We’re all becoming master spin-doctors learning how a simple turn of a phrase, or emphasis of a word, can keep us in the clear: “No, I didn’t leave the stove on,” someone might say to the fireman inquiring about the blaze.

But focusing on the Crucifixion can cure the blame ailment within all of us. We cannot, in all good conscience, focus on Christ’s death and point an accusing finger at anyone other than ourselves. Nor can we, try as we might, attempt to put a spin on it, to make it less horrific than it is — and what it had to be — because of our own sins. There’s no rewriting how Christ suffered that can make us less culpable. Calvary forces us to recognize and acknowledge — unlike anything else — how we contributed to Christ’s death.

Focusing on the Crucifixion is completely counter-cultural. The Crucifixion forces us to own up to our dirty deeds and our own sinfulness. We can’t possibly participate in the Stations of the Cross and not come away contrite and humble. Jesus suffered for each of us in a very personal way.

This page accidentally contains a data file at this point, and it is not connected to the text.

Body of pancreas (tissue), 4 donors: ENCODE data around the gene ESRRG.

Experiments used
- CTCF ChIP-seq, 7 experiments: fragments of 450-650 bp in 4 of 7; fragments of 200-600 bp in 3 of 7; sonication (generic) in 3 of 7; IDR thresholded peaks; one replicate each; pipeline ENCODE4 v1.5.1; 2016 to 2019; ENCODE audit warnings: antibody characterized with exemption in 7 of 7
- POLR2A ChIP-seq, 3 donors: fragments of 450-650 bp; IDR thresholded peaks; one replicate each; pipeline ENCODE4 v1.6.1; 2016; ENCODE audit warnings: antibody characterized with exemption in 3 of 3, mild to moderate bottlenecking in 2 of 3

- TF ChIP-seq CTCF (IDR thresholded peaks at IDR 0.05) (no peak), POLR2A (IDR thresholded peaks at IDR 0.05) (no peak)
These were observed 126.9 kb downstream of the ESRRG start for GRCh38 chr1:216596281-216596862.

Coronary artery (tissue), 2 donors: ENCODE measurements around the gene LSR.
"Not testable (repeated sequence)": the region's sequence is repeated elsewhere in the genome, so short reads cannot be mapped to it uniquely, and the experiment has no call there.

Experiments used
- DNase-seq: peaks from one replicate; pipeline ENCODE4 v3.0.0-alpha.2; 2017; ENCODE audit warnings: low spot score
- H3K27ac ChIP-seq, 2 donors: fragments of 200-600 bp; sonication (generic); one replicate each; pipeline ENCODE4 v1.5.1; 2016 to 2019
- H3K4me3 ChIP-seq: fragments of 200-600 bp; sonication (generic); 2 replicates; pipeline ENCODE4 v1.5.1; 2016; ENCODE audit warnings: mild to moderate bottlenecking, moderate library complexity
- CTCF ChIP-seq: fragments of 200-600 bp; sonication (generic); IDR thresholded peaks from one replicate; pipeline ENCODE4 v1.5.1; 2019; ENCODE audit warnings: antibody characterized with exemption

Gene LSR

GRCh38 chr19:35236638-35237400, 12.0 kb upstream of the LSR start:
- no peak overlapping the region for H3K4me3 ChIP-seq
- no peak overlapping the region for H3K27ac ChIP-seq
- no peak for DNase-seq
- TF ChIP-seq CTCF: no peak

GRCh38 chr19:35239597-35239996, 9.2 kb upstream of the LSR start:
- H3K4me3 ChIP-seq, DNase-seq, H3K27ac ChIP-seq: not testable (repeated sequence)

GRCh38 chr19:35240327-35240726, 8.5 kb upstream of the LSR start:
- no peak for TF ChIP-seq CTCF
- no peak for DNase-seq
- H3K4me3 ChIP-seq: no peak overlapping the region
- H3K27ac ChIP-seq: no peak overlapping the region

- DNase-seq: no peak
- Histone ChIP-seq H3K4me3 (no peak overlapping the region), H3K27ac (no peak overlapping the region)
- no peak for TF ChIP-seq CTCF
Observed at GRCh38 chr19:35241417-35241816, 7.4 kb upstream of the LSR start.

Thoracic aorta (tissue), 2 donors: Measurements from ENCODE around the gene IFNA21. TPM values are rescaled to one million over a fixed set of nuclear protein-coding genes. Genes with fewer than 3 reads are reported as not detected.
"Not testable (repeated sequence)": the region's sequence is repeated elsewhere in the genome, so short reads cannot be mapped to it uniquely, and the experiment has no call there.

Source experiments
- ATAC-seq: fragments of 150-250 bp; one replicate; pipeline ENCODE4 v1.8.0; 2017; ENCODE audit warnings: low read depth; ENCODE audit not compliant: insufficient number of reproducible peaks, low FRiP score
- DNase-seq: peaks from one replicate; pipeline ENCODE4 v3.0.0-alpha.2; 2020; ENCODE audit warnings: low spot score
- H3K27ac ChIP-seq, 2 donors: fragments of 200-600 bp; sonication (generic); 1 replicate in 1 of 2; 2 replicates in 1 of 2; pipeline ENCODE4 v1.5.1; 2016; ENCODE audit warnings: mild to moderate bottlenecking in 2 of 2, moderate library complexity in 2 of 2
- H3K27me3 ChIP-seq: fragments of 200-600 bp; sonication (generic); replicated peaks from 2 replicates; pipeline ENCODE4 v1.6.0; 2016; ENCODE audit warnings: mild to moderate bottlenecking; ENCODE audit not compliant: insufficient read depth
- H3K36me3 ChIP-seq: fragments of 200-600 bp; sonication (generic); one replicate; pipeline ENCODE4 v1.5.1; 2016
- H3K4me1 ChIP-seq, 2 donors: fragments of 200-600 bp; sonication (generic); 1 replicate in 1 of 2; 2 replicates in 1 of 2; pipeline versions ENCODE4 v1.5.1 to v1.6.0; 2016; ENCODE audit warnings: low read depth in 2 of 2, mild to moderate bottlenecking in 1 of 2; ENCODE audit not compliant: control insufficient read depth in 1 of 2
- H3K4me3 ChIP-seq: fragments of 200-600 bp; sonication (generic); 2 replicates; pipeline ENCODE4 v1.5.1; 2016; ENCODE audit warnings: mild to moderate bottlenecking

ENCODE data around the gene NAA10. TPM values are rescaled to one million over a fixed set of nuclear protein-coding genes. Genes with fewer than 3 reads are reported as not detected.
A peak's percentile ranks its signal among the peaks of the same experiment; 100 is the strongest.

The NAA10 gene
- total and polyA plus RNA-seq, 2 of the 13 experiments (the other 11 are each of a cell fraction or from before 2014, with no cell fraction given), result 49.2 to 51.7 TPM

When Catholics focus on the Crucifixion, they are focusing on their own lives in a way in which personal responsibility must become real and where blame, finger-pointing, and spin have no place. Then, and only then, can there be the joy found in the Resurrection.

Cheryl Dickow


Cheryl Dickow is a Catholic wife, mother, author and speaker. Cheryl’s newest book is Wrapped Up: God’s Ten Gifts for Womenwhich is co-authored with Teresa Tomeo and is published by Servant (a division of Franciscan Media); there is also a companion journal that accompanies the book and an audio version intended for women’s studies or for individual reflection. Cheryl’s titles also include the woman’s inspirational fiction book Elizabeth: A Holy Land Pilgrimage. Elizabeth is available in paperback or Kindle format. Her company is Bezalel Books where her goal is to publish great Catholic books for families and classrooms that entertain while uplifting the Catholic faith and is located at To invite Cheryl to speak at your event, write her at

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  • Cooky642